BOISE, Idaho

Privately run prison has high rate of inmate violence

BOISE, Idaho – In the last four years, Idaho’s largest privately run prison has faced federal lawsuits, widespread public scrutiny, increased state oversight, changes in upper management and even an ongoing FBI investigation.

Yet the Corrections Corp. of America-run Idaho Correctional Center remains the most violent lockup in Idaho.

Records obtained by The Associated Press show that while the assault rate improved somewhat in the four-year period examined, ICC inmates are still more than twice as likely to be assaulted as those at other Idaho prisons.

Between September 2007 and September 2008, both ICC and the state-run Idaho State Correctional Institution were medium-security prisons with roughly 1,500 inmates each. But during that 12-month span, ICC had 132 inmate-on-inmate assaults, compared to just 42 at ISCI. In 2008, ICC had more assaults than all other Idaho prisons combined.

By 2010, both prisons had grown with 2,080 inmates at ICC and 1,688 inmates at ISCI. Records collected by the AP showed that there were 118 inmate-on-inmate assaults at ICC compared to 38 at ISCI. And again last year, ICC had more assaults than all the other prisons combined.

CHICAGO

Former Weezer musician found dead in hotel room

Former Weezer bass player Mikey Welsh, who also found success in his second career as an artist, died in a Chicago hotel room, police said Sunday.

Chicago police spokeswoman Laura Kubiak said Welsh was supposed to check out of the Raffaello Hotel at 1 p.m. Saturday. When he didn’t, hotel staff went to his room, entered it and found him unconscious and not breathing, Kubiak said.

The cause of death was undetermined pending toxicology tests, according to an autopsy performed Sunday by the Cook County Medical Examiner’s Office. Test results could take up to six weeks, authorities said. Kubiak said there’s nothing to indicate foul play.

Welsh, 40, of Burlington, Vt., performed with Weezer from 1998 to 2001, leaving after suffering a nervous breakdown, according to the band’s website. He eventually established himself in a second career as a painter.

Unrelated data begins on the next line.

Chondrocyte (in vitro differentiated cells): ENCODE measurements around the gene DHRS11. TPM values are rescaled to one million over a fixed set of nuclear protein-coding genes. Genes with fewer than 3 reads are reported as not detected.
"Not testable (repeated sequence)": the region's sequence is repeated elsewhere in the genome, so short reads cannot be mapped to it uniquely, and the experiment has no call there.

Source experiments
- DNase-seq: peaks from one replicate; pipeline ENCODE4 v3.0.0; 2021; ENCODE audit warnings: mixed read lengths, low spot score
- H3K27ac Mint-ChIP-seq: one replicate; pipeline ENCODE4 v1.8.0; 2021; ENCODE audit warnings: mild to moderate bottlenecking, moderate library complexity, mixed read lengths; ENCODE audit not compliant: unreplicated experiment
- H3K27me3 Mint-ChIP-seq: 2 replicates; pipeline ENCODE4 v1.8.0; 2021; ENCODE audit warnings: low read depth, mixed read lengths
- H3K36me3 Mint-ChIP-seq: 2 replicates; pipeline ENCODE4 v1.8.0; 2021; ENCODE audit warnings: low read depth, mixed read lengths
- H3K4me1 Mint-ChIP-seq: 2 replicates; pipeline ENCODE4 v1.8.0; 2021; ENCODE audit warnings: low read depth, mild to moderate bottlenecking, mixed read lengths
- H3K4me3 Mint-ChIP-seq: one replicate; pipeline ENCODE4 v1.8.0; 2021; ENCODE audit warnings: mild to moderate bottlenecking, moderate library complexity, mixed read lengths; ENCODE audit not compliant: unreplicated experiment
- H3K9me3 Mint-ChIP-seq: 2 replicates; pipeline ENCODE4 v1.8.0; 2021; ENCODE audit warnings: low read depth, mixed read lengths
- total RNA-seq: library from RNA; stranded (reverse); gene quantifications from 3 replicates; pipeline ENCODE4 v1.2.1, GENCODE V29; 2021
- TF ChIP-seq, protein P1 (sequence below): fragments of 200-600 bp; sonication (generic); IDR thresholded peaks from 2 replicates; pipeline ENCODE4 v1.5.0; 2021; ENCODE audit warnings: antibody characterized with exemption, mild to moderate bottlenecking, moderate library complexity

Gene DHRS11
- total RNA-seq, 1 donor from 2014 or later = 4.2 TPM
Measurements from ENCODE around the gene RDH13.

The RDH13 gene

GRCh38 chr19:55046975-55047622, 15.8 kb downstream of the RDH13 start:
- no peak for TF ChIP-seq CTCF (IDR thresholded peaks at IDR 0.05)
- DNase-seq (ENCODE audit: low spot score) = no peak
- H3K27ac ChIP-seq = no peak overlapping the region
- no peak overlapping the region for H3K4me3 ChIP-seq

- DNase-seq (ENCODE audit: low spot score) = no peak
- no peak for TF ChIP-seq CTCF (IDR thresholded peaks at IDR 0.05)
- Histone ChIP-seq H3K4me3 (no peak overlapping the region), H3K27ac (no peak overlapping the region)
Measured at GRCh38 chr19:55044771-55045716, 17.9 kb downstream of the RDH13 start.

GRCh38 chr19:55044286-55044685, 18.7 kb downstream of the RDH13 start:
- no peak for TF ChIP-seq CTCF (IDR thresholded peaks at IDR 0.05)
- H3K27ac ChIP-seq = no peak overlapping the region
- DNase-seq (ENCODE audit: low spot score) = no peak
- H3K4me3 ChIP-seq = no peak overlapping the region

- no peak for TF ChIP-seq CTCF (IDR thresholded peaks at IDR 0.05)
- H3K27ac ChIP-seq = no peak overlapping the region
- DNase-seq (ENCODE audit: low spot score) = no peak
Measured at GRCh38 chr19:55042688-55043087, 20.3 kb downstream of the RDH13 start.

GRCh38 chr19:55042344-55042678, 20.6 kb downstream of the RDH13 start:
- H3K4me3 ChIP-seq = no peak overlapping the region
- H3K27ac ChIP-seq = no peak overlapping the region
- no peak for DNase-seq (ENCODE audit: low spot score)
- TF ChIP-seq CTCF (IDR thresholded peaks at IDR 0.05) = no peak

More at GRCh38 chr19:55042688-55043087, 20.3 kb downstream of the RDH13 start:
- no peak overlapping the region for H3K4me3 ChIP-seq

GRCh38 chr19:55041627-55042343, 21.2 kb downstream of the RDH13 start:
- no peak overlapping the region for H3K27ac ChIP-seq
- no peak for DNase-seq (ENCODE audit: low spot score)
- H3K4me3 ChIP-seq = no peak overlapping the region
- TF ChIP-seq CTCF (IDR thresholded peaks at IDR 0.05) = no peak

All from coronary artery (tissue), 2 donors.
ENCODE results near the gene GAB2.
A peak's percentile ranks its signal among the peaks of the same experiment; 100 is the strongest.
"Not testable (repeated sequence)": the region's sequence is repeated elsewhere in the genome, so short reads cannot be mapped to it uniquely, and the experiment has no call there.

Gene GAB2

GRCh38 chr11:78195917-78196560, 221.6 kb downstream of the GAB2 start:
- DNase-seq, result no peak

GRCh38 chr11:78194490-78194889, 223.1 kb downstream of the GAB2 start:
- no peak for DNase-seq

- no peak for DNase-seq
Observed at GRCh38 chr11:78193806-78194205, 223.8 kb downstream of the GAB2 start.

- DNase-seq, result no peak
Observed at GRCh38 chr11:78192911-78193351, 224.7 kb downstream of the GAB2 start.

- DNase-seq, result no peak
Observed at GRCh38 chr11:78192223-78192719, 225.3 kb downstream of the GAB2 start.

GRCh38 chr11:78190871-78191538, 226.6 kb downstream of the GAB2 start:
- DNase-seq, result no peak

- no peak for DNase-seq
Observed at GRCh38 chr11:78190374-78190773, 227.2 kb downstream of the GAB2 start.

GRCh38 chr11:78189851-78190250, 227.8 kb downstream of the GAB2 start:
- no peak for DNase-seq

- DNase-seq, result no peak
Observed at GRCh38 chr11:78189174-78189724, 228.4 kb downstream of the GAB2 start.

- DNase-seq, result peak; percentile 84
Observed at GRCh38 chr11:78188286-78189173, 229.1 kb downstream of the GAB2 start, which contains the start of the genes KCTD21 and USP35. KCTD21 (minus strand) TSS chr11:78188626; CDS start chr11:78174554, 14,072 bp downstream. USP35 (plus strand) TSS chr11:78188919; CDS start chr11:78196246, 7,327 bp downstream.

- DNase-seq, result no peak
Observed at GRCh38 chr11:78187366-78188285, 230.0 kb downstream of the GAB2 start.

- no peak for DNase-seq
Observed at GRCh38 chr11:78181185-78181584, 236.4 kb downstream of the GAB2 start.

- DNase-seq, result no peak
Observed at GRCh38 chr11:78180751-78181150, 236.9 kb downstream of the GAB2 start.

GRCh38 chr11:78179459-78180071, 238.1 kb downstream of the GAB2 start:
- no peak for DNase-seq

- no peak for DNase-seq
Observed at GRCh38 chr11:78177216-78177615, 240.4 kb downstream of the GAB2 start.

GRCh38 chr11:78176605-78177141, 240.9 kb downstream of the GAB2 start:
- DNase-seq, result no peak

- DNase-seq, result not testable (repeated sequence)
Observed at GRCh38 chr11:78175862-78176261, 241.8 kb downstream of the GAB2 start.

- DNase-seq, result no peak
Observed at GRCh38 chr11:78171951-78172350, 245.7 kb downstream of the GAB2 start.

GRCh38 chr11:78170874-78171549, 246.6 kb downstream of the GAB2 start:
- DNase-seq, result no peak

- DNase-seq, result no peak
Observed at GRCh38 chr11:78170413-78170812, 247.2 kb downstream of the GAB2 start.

SACRAMENTO, Calif.

New law bans tanning beds for those under age 18

California girls who dream about the sun-kissed skin glorified in song by Katy Perry will have to wait until they turn 18 before they can get the effect from tanning beds under a new first-in-the-nation law.

Gov. Jerry Brown announced Sunday that he had signed into law a bill that prevents children under 18 from using the popular tanning method. The law takes effect Jan. 1.

Although Texas has banned the use of tanning beds for children under 16, SB746 bill makes California the first state to set a higher age limit. Thirty other states also have some age restrictions on the use, said the bill’s author, state Sen. Ted Lieu.

Under current law, children 14 and under in California already cannot use the beds, but those ages 15 to 17 can do so with permission from their parents. Illinois, New York, Ohio and Rhode Island have considered an age limit similar to California’s, but have yet to enact them, said the Democrat from Torrance, Calif.

MARATHON, Fla.

One dead, seven rescued after 20 hours in water off Keys

The U.S. Coast Guard says one woman died and seven people not wearing life vests treaded water in choppy seas for 20 hours before being rescued off the Florida Keys.

Petty Officer Nick Ameen says a person who rescued three of the boaters called the Coast Guard about 8 a.m. Sunday and told them others were still in the water. He says about an hour later a Coast Guard crew found the four who had drifted about four miles from the boat that capsized and sank Saturday afternoon off Marathon.

He says the group was not able to stay together and an 80-year-old woman never resurfaced. He says among those rescued was a 4-year-old girl.

He says the boaters likely were taken to a hospital but did not have their conditions.

— From news service reports